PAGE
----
The brushes featured in this post are:  MAC 129 Powder/Blush Brush, Dior Blush Brush (this is pretty old, the handle is different and the name has changed, so I have no idea how the cheek brush currently in their line compares to this one), Real Techniques Multi-Purpose brush (from Travel Essential set), MAC 116 Blush Brush, Hakuhodo Kokutan Blush S, Sephora Classic Complexion 53, Trish McEvoy Sheer Blush 2B, Hakuhodo Large Pointed Yachiyo.  All were purchased by me and I receive no compensation for featuring them.

Monday, July 22, 2013

Tom Ford Eye Color Quad Burnished Amber--Review and Swatches

Tom Ford Burnished Amber is my second Tom ford Eye Color Quad.  I know that these eyeshadows have recieved some criticism for their price, as well as the glitteriness and/or shimmeriness of a lot of the shades, but I think this quad is pretty flawless.  For one thing, none of these eye shadows are the sheer glitter-infused texture some don't like.  There are, instead, three shimmery shades and one satin.  One thing that has impressed me about both the quads I have is the color combinations, which are perfectly coordinated. 

The packaging is, of course, exactly what you would expect for the price, sleek and luxurious. I love the softness of the sleeve and it's good for polishing off fingerprints.  It also has a nice, big mirror, which is nice. 
The colors are absolutely perfect together, though unconventional. 
The lightest color is a pale, warm gold with a very shimmery finish.  It's too dark for a highlight on lighter skins, but would be lovely on darker skins.  I use it primarily to blend out the darker bronze color.
The next color is a deep magenta-tinged pink with a shimmer finish.  It's a very rich pink with a good balance of warm and cool tones.  I think even if you don't think you suit pink tones, you'd find this color flattering. 
The next darkest color is a golden bronze with a shimmer finish.  Again, it's not overly warm nor cool.
The darkest color is a dark bordeaux with a satin finish. 
The four colors can be used to make a golden look, a pink look, or all four together make a rosy bronze look.  The versatility of this palette is one of its best traits.  The pink-bronze tones make it very flattering to green eyes, which is one of the reasons I love it.  It also suits anyone who looks good in jewel tones, as the richness of the tones would be very flattering.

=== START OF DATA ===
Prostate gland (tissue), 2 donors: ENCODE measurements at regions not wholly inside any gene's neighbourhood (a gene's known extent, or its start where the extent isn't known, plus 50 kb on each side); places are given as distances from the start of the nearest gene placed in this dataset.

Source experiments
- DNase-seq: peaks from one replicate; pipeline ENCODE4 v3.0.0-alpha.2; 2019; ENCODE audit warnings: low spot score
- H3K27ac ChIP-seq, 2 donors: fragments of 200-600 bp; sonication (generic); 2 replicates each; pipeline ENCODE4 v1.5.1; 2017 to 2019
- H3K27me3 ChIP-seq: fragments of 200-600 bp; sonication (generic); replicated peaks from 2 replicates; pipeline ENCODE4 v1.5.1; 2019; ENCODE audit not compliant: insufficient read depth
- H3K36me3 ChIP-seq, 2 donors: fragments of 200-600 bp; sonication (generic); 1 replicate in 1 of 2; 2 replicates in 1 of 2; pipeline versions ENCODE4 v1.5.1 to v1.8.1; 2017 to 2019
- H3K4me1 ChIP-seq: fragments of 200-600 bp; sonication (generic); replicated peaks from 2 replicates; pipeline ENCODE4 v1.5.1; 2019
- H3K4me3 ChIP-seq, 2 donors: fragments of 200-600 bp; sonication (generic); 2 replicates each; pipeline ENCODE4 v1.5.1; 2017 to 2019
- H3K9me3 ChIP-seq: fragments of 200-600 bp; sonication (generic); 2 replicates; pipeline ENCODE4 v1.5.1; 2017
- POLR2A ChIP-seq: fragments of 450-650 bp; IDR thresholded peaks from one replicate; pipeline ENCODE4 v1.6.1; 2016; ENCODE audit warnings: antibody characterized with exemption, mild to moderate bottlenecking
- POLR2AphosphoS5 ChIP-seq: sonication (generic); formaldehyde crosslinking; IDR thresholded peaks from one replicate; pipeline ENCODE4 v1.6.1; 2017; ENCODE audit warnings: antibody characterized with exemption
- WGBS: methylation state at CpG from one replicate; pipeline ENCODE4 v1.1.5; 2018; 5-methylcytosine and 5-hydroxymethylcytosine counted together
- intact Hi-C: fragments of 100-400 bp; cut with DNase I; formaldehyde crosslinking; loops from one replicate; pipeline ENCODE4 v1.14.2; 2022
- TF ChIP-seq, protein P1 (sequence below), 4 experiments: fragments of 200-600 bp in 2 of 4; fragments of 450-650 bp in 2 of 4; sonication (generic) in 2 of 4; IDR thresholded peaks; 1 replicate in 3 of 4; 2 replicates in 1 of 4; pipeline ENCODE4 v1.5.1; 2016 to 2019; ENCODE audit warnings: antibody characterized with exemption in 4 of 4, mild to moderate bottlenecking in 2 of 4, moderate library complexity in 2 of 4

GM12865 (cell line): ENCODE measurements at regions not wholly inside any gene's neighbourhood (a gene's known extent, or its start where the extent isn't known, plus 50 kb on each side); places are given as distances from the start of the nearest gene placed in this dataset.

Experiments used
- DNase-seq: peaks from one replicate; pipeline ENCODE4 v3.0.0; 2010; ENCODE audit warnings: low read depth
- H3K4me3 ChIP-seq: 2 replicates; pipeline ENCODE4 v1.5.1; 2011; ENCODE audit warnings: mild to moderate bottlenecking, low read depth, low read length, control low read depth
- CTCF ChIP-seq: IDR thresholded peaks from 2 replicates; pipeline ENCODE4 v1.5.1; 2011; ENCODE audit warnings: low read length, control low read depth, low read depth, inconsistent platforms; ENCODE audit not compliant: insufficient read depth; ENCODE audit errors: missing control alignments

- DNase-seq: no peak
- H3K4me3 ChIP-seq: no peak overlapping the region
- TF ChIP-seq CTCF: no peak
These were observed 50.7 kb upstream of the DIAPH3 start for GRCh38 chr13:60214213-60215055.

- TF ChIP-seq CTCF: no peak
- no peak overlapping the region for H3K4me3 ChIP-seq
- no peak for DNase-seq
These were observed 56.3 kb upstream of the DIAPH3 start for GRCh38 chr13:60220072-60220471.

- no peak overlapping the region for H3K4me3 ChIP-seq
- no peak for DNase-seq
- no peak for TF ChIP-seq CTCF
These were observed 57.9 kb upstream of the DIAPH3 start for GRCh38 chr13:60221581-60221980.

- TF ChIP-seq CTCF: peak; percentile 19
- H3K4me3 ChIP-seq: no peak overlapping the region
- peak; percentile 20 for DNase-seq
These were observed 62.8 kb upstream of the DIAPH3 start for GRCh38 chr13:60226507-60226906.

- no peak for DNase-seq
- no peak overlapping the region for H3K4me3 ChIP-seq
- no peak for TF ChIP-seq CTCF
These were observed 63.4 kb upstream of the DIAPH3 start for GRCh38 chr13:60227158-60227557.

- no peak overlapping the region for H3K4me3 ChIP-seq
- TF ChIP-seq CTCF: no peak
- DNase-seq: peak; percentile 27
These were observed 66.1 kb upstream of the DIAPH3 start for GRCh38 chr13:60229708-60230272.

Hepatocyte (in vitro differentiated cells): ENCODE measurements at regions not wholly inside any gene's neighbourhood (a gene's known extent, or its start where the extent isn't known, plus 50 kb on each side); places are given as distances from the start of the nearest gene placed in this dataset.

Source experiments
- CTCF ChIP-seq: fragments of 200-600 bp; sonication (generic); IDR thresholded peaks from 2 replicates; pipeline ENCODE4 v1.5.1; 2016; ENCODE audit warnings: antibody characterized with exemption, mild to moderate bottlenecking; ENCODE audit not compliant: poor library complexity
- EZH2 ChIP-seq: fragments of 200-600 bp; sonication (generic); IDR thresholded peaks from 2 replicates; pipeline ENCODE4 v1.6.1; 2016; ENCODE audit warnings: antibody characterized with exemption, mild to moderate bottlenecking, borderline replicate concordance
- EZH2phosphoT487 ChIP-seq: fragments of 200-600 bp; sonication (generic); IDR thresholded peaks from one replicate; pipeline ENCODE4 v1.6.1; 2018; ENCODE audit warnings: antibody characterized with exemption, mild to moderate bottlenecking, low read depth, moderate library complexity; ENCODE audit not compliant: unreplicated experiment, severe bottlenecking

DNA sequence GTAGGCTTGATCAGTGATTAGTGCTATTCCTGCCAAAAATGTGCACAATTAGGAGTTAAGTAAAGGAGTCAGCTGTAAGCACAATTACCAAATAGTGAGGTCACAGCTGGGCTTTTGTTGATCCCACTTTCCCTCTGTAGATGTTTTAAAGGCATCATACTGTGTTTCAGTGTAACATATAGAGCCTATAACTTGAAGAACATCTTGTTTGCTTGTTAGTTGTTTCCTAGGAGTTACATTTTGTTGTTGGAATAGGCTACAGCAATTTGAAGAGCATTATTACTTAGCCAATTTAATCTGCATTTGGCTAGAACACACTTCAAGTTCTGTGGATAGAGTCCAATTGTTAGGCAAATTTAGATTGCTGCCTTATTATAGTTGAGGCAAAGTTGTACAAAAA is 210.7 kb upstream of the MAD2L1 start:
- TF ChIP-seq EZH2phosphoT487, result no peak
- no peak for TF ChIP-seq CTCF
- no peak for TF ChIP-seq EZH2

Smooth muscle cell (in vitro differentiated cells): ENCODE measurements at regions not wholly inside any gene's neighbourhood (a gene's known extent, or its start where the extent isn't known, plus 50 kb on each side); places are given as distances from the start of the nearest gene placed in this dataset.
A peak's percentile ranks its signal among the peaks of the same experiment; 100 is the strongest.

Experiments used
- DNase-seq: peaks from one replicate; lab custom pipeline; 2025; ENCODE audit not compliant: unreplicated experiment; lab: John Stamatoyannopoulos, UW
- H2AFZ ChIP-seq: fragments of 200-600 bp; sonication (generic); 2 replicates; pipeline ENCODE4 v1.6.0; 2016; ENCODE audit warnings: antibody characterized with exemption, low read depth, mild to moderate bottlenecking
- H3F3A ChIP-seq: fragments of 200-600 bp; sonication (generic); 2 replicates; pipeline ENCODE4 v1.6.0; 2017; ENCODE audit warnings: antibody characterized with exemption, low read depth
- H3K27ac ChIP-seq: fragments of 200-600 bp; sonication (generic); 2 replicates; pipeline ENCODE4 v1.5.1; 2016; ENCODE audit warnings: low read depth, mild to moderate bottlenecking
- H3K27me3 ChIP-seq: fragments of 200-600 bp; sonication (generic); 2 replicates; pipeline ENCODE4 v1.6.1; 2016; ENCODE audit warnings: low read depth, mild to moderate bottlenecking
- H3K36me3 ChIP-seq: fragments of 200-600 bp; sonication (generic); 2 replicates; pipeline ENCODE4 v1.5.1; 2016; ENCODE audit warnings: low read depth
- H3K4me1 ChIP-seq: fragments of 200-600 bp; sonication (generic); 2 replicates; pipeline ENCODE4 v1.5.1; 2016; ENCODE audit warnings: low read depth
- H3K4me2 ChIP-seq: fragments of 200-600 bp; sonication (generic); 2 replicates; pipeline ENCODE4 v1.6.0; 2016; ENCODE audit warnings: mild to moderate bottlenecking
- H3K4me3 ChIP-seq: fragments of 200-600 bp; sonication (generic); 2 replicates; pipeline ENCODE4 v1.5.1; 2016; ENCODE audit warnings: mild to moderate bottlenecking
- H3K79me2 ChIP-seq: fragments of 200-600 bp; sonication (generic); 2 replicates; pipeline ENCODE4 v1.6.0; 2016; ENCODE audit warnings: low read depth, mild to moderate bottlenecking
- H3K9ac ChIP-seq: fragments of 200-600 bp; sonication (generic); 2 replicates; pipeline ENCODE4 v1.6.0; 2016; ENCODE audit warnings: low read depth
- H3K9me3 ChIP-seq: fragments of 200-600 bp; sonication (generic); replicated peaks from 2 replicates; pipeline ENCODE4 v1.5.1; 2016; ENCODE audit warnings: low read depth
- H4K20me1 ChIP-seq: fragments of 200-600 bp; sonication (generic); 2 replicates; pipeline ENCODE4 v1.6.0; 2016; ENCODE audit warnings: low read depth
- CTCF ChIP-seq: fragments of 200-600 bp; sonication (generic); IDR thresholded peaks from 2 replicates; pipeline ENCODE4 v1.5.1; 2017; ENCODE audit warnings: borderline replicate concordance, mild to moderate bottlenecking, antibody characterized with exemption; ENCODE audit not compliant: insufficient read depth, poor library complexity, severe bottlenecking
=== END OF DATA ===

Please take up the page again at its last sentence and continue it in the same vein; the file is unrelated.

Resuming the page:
I have heard rumors that this was being discontinued.  It's still in stock as of this post at Neiman Marcus and Bergdorf Goodman online, and I heard this rumor months ago, so I don't know.

OCC Creme Colour Concentrate Review and Swatches

Obsessive Compulsive Cosmetics is a brand I've grown very fond of lately.  Their most well known product is, of course, their lip tars, which are mixable, opaque liquid lip colors that come in unique colors.  Now, OCC has an intense cream product that's suitable for use on eyes, lips, and cheeks.  I bought two of them, Cthulu, a pea green, and Terra Firma, an orangy brown, and fell so desperately in love, I purchased three more, Miriam, John Doe, and Grandma.
The texture of these products is similar to a dense, matte lipstick, and bear resemblance to the Illamasqua cream pigments.  One of the benefits of these is that they are safe for eyes and lips, and they don't crease as badly as the Illamasqua product when used on the eyes (and please note, I am very prone to creasing), though, being cream products, they are prone to creasing.  Topping with a powder shadow or a loose powder will ameliorate that problem.  On cheeks, they're slightly dry, but blendable.  They'd do best either blended onto an emollient base or tapped lightly.  On lips, they are a satin-matte finish, and are quite comfortable to wear. 
What I love most about these are the nuanced and unusual colors, something anyone who's used a Lip Tar has come to expect from OCC.
Cthulu is described as a dirty, pale olive.  It is a light pea green shade, with subtle gray and brown undertones.  It's reminiscent of a 70's avocado colored refrigerator, only lighter.
Terra Firma is described as burnt sienna brown.  It's a russet orange-brown shade that would work well on eyes, lips, cheeks, and, while an unusual color, I still think a lot of people would be comfortable wearing it.
John Doe is described as pale, ash-toned taupe.  It's a very light beige-taupe with strong gray undertones and a hint of yellow.  It's very cool and light, and makes for an excellent cream contour problem on fair skins.  Compared to Illamasqua Hollow, it is cooler and very slightly lighter.
Miriam is described as a subdued, whitened plum.  It is a grayed light purple, leaning mauve, with a bit of pinky warmth.  It's an unusual, but not necessarily unflattering, lip and cheek color.
Grandma is described as a clean, classic coral.  It's very similar to the lip tar of the same name, and is a very bright coral with a good balance of bright pink and orange undertones.  To my eye, it leans slightly toward orange, though that would change depending on skin tone and natural lip color.
Terra Firma
Swatches of Terra Firma (l) and Cthulu (r)
John Doe
Swatches of (from top to bottom) John Doe, Miriam, and Grandma.  Grandma appears slightly redder than in real life.
Comparison of Illamasqua Hollow Cream Pigment and John Doe
Swatches of John Doe (left) and Illamasqua Hollow (right).  Sorry I switched them.
As you can see, Hollow is warmer than the ashier John Doe.
OCC Creme Colour Concentrates can be purchased form Sephora online or from Obsessive Compulsive Cosmetics.  They retail for $20, which is what I paid for all these suckers.